WRT 307 Reflection

This was my first time teaching a course in the area of professional and technical writing, and following department guidelines, I used the universal syllabus and textbook, though freedom still existed to tweak and guide the course in your own direction. This course is required for multiple majors, and the student composition was broad, but mainly I had engineers, nutrition and physical education, and business and finance, presenting a broad range of talents, goals, and expectations.

Overall, my goal was twofold. First, I wanted to strike a balance between the more product-driven and professional expectations of a workplace with the generally process-driven space that occupies my classroom. I wanted to create a space where students could grow and learn, while making mistakes, but I wanted to be clear and consistent with my expectations, as a supervisor or boss may be.

This took shape in a few ways throughout the semester. First, assignments generally had multiple steps, went through multiple revisions, and tended to include reflective components. For example, the onboarding assignment had them analyze the rhetorical situation of the class, and during the first week, we explored multiple drafts of the cover-letter, recommendation letter, and bio. Similarly, the instruction assignment included multiple reflections and drafts, and the feasibility study included a space for them to create a group charter, a proposal, and a progress report, all giving me access to different steps of the project, in addition to class conferences and check-ins. Last, the revision memo added a layer of reflection to the revision process. All of these approaches allowed time for students to grapple with new writing problems, situations, and genres.

At the same time, each project generally ended in a product or set of products that fit strict professional expectations and genres. While unit one had multiple drafts and interventions, I expected a crisp set of letters, etc., at the end and reviewed them as if they were from applicants. I tended to grade more for style and document design than in other classes. And though genres here had some freedom, they were more constricted by being professional, real-world ones, like cover letters and memos. Furthermore, we incorporated a range of both informal and formal group work, and both unit two and unit three projects were cooperative, reflecting the team-based approach in actual jobs.

My second major goal, in addition to striking a balance between more process-friendly writing and stricter real-world expectations, was to focus on the utility and reader-centered nature of most professional and technical writing. In other words, I wanted the writing in class to to be both “useful” and “persuasive,” as our textbook called it. Useful writing is easy for an audience to follow and apply. For example, in the instruction unit, students were surprised how hard it was to craft easy-to-follow instructions, even for seemingly simple tasks. User testing further illustrated this difficulty, while providing some ideas for improvement. By user testing, we could actively explore usefulness and in my assessment and class activities, I kept coming back to this concept.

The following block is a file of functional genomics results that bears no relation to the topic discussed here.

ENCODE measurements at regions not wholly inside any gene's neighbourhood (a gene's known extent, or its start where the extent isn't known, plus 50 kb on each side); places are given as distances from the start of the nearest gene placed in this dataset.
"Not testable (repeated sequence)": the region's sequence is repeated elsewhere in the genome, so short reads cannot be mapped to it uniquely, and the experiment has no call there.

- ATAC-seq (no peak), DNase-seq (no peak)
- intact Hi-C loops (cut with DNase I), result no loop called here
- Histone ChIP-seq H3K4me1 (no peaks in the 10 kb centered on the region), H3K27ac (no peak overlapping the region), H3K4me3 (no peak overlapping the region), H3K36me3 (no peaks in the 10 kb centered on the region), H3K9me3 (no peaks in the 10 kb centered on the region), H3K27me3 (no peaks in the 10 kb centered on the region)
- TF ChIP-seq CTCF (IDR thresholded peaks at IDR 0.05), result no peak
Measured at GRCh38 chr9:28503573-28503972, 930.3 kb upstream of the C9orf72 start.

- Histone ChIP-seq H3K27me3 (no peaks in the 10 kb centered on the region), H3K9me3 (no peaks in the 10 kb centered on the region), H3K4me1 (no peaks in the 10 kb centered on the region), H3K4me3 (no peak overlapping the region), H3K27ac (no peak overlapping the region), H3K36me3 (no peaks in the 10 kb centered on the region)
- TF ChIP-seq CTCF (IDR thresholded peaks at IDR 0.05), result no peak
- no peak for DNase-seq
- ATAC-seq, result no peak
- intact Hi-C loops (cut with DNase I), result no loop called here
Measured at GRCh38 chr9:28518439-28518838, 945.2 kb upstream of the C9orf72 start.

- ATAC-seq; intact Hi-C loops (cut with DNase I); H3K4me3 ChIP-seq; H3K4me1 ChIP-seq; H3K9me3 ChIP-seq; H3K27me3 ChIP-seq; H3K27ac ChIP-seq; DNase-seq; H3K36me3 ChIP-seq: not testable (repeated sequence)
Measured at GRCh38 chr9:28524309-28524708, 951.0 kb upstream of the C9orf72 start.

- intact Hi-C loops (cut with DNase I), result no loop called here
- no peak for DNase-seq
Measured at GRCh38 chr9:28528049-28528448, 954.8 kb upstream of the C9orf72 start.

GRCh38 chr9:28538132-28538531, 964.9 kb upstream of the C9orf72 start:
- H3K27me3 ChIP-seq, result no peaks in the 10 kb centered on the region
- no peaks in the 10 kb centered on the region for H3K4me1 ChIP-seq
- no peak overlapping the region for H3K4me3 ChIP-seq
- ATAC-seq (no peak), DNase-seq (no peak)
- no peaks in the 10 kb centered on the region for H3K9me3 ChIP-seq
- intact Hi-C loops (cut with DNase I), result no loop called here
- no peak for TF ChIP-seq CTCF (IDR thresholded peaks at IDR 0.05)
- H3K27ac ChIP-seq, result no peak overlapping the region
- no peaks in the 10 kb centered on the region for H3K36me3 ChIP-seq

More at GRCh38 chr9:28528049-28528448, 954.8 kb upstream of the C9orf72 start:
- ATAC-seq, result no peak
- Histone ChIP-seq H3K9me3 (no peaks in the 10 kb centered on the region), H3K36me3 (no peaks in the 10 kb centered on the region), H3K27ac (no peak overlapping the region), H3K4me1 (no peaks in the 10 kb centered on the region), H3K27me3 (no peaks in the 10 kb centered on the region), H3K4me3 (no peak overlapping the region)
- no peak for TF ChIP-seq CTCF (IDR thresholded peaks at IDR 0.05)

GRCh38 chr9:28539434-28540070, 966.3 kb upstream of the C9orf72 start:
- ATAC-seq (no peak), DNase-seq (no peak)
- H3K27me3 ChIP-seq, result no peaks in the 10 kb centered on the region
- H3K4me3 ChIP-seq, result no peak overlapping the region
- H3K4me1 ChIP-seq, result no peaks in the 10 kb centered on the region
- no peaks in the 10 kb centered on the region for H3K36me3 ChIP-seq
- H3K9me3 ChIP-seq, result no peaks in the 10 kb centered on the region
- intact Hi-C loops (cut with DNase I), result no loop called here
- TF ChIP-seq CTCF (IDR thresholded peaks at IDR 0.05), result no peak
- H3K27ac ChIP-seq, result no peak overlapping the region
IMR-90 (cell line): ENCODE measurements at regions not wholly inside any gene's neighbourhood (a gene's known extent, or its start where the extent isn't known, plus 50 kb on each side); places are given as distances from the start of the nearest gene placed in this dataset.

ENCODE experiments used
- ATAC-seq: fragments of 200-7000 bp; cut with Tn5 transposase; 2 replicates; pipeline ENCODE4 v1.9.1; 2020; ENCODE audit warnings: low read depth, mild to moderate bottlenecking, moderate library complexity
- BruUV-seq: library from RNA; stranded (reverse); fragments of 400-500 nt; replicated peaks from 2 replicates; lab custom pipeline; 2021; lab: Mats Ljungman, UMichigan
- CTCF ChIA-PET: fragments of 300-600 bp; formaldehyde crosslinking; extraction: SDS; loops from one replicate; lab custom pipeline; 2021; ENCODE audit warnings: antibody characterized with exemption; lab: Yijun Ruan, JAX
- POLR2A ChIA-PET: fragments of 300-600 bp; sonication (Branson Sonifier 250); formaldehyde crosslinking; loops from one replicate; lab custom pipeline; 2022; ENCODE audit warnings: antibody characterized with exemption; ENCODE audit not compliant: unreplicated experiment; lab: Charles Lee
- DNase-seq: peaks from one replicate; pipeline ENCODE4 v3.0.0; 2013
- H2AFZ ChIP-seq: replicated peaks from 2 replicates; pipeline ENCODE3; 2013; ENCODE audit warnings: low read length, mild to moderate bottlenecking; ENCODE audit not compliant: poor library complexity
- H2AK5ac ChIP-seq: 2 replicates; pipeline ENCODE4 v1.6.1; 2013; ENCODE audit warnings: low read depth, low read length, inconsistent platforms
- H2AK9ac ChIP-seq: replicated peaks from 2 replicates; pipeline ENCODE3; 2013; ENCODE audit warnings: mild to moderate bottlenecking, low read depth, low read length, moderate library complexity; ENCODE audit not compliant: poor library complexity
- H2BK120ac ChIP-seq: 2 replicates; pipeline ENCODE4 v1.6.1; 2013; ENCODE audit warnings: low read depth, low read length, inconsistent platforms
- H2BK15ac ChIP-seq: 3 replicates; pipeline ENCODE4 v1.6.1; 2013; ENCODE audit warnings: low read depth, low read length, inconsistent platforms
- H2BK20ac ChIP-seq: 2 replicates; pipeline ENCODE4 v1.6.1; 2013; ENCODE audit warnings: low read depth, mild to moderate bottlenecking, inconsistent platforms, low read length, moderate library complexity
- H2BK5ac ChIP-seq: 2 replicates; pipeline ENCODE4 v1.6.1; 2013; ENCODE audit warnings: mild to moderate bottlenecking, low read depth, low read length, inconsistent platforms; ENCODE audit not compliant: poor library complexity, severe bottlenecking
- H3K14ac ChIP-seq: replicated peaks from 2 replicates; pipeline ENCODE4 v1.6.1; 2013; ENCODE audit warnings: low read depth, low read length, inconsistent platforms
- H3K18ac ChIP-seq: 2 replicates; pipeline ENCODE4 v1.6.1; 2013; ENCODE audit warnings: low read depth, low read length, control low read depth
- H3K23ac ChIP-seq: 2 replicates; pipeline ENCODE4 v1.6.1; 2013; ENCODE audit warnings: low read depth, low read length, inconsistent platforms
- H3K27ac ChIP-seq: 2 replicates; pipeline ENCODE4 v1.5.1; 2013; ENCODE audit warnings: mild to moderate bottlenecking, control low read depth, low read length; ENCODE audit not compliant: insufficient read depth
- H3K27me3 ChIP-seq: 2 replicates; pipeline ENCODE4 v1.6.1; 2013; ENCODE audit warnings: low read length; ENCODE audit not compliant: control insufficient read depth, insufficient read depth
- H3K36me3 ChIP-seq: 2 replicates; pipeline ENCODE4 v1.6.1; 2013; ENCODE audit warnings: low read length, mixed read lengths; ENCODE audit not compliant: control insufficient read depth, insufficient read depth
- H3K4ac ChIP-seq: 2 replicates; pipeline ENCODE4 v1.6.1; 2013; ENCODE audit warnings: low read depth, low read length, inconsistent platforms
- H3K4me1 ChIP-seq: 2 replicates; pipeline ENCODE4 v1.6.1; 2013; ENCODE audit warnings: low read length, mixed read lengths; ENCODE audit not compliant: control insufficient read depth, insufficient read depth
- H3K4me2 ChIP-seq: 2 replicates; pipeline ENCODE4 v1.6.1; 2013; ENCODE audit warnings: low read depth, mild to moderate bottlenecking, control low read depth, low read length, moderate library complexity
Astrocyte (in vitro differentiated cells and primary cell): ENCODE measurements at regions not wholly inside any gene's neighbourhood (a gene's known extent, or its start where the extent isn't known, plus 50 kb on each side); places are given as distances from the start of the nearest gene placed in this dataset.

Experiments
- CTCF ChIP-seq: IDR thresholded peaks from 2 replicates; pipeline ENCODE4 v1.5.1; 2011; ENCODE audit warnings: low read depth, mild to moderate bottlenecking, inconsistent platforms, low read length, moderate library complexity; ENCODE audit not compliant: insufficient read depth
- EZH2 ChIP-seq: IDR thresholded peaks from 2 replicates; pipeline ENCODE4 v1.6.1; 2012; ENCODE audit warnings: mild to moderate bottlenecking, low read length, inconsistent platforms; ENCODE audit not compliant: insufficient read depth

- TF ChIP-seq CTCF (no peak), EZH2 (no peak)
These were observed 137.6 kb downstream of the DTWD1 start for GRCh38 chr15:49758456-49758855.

Persuasive writing, in a related way, was reader-centered by speaking to what the audience (usually a client, co-worker, or manager) wanted. In the onboarding assignment, for instance, students were presenting a case for their employment, but doing so with a focus on the application, the course goals, and the specific desires and expectations I may have as someone on a hiring committee. Similarly, students worked with actual clients, like business owners, Bird Library, and campus security, to study and address goals and problems that faced these clients. They interacted over a range of genres, from e-mail to face-to-face meetings, and we discussed these different genres in class, workshopping and reviewing them together.

Reteaching the class, I would make some changes. First, I need to tweak some of the major assignments. I plan on shifting unit one’s application to an actual position that they may apply to instead of the class to give them more variation and interest. For unit two, I need to find ways to force students to create more original work, as they often chose tasks that already had some form of guide or advice. The feasibility study also needed to be a bit more focused and client-directed, as many groups still focused on their needs over client needs or had vague clients.

Second, I needed to develop a better means to provide written feedback. I often checked in with spoken conferences, but written feedback could be slow, which was especially unhelpful in this class. Similarly, making peer feedback more collegial and business-oriented (instead of more informal) would also be a helpful goal.

Overall, I was happy with the class and content with the evaluations, but I see modes of improvement and streamlining, like always.